Changes that can accompany stroke may create considerable stress for individuals caring for the affected person. This study explored the coping process for nine ruraldwelling caregivers of persons with stroke and the responses of these caregivers to a Web-based support program. The qualitative data management program QSR N 5 was used to analyze quotes from telephone interviews and computer entries. Stories of how caregivers came together and supported one another emerged from the data collected as part of a larger study that examined the experience of caring. Friedemann's framework of systemic organization guided data analysis and interpretation. Actions demonstrated by the caregivers illustrated the process of crisis resolution through family togetherness in which nurses were included. The findings of this study aided in understanding this process and gave direction for nurses working with such clients.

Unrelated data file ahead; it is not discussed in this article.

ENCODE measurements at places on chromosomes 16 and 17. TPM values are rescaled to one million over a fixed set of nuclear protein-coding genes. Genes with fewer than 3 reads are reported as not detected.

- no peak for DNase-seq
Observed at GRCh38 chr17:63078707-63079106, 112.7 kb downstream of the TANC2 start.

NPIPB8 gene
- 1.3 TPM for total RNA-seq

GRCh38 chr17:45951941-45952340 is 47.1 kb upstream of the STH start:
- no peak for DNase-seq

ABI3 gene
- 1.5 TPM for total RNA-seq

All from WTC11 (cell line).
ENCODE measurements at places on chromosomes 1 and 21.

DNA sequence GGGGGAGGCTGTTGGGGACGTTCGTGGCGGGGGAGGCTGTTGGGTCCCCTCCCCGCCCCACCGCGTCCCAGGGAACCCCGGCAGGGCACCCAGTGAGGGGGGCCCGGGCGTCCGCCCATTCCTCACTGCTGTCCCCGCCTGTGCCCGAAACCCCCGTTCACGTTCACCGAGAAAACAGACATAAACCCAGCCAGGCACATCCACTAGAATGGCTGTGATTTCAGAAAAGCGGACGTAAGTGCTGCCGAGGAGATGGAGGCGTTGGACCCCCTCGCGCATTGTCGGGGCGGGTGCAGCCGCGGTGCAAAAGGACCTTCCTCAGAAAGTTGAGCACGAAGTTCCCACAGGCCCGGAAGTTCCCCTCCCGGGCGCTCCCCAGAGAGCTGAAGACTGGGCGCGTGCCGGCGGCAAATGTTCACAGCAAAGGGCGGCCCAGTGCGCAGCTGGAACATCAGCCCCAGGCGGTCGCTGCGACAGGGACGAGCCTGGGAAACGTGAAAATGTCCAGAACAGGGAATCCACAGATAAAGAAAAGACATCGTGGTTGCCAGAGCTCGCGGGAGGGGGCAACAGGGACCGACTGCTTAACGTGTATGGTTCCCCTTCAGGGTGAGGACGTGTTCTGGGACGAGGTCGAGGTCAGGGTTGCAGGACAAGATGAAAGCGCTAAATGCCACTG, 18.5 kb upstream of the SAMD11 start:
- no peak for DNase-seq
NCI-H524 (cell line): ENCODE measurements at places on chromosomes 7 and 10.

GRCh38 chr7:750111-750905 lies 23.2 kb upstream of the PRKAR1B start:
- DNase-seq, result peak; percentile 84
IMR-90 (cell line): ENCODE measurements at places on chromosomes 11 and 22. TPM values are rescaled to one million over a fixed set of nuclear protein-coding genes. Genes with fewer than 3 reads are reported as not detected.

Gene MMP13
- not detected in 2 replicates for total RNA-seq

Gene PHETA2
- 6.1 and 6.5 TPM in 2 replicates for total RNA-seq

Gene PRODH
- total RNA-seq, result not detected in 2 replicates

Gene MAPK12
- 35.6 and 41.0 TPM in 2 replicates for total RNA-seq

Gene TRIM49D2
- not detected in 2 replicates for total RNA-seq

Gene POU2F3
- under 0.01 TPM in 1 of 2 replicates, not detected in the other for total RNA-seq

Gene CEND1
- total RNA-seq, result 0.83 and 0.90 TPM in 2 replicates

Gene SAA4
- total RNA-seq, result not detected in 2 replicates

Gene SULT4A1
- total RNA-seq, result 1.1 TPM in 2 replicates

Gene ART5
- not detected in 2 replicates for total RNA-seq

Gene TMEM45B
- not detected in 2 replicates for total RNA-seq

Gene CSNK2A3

Questions or comments about this article may be directed to: Linda L. Pierce, PhD RN CNS CRRN FAHA, by phone at 419/383-5852 or by e-mail at email@example.com. She is a professor at the Medical College of Ohio, Toledo, OH.
Victoria Steiner, PhD, is an assistant professor at the Medical College of Ohio.
Amy L. Govoni, MSN RN CS, is an associate professor at Cleveland State University, Cleveland, OH.
Barbara Hicks, MSN RNC, is an associate professor at the Medical College of Ohio.
Teresa L. Cervantez Thompson, PhD RN CRRN-A, is an assistant professor at Oakland University, Rochester, MI.
Marie-Luise Friedemann, PhD RN, is at Florida International University, Miami, FL.
© 2004 American Association of Neuroscience Nurses